Alternative data: The fuel powering data-driven business decisions

Accessing web data, and more specifically public web data, has become part of the daily business matrix. 

 ILLUSTRATIVE REPRESENTATION of Bright Data products. (photo credit: BRIGHT DATA)
ILLUSTRATIVE REPRESENTATION of Bright Data products.
(photo credit: BRIGHT DATA)

Data has never been more freely available or more abundant. In fact, according to the latest statistics, an astounding 90% of all web-based data was generated in the last two years.

The truth is that data is not “the new oil” as is often claimed. Instead, it’s more like water. This is due to its sheer volume and its vital role to businesses’ survival. In our fast-moving, fast-changing market landscape, data is your always reliable resource. 

Data-driven decision-making has long been an established practice in successful organizations. However, thanks to this web data explosion and the need for faster, more real-time-based decision-making, web data has moved center stage.

These days, many professionals are reducing their reliance on traditional data sources like market forecasts or earnings reports. Instead, they’re collecting up-to-the-minute alternative data from the world’s largest database – the Internet.

Why? For the simple reason that over the past year, with our market demonstrating uncertainty in more ways than one, web data has proven to be up for the challenge – it is always flexible, sharp and fast enough to reflect the real-time market adjusted to any business sector or industry space. 

 Illustrative photo of digital files. (credit: PIQSELS) Illustrative photo of digital files. (credit: PIQSELS)

Verticals including e-commerce and travel have been relying on web data for several years. Meanwhile others, like the financial services sector, are just now unlocking the true power and opportunities of web data. Accessing web data, and more specifically public web data, has become part of the daily business matrix. 

What is alternative data? 

In the context of financial services, alternative data – also known as alt-data – refers to information that doesn’t come from traditional sources (e.g., broker forecasts, financial records, etc). This is extremely broad in scope and can include public social media posts (used to measure consumer sentiment), satellite imagery (to detect footfall), weather reports (to predict the likelihood of extreme weather events), and so on. 

A huge quantity of alt-data is publicly available across the Internet and can be accessed using advanced data-driven technology. Banks, investment firms and other financial services have started to increasingly rely on this wealth of resources to support their decision-making and to build their financial strategies. 

To make the most of web-based alt-data, consistency is key. For instance, banks looking to invest in a particular business won’t be able to accurately gauge its public image from just 24 hours of public social media data. A longer time frame and continuous reviews are required. Moreover, with the data-obesity age we are facing, it’s crucial to identify and verify the exact data parameters you wish to follow to avoid getting lost in the “noise.”

Alternative data as an ESG enabler

Businesses are also increasingly looking at alt-data for non-business data-sets. One common example for that growing need is connected to ESG (environmental, social and corporate governance) activity. Today’s financiers have realized that channeling investment into businesses that contribute toward positive change in the world is not only “morally good” but can help to ensure the long-term performance of their investments. Doing so can also mitigate risk, boost their institutions’ respective reputations and attract new clients. In short, ESG is a risk mitigator and a money-maker all wrapped up in one.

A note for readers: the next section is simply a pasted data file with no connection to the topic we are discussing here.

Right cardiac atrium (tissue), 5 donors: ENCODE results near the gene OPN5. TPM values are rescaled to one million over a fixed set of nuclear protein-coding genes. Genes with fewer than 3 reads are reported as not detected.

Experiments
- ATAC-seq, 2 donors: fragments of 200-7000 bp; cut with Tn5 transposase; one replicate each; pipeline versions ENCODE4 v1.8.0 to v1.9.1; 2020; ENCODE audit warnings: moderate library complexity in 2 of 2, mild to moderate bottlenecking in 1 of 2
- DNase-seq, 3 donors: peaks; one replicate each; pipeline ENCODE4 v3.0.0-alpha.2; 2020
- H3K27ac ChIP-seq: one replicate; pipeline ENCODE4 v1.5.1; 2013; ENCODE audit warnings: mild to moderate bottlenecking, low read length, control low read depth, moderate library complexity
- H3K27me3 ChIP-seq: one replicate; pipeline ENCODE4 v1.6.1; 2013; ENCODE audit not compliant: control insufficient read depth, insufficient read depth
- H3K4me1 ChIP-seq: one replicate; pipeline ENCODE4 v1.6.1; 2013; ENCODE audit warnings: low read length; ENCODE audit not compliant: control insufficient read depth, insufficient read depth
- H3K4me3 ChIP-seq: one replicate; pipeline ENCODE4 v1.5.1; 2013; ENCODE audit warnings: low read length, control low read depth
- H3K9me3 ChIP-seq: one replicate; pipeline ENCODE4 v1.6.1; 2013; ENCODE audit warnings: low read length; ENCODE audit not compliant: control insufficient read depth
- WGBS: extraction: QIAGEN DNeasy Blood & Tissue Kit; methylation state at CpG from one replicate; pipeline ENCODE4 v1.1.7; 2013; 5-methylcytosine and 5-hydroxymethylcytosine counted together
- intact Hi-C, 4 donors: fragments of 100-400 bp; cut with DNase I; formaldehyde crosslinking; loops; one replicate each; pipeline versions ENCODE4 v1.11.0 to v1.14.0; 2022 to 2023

In fact, almost all (88%) of financial services data leaders who participated in a joint recent survey by the leading research firm Vanson Bourne and Bright Data said their organization viewed measuring and reporting on ESG performance as either a “key metric” or “of moderate importance.” Seventy-three percent of them even said they would change business practices if they found them to be harmful to society. 

To calculate and report on ESG performance scores, most businesses use their own formula. These one-and-done scores can be a helpful starting point, but they don’t give investors a comprehensive view into the short- and long-term ESG risks of investing in a particular organization. To take just one example, in some standardized ESG rankings, you will be surprised to find tobacco companies placed above those in the tech or financial services sector. 

As such, many banks and financial institutions are building proprietary ESG analysis and reporting systems that are powered by web data tools. These enable financiers to determine which ESG factors they consider most important, and how they are weighted. 

Looking forward, as the speed with which data is generated keeps intensifying, so too will businesses’ dependence on it – not just in financial services but across all sectors. This means that the need to access large quantities of web data will become more frequent than ever – just like how we all access water to generate life. 

The writer is CEO of Bright Data.

Or Lenchner was present at The Jerusalem Post Annual Conference. To watch the recording of the conference, click here.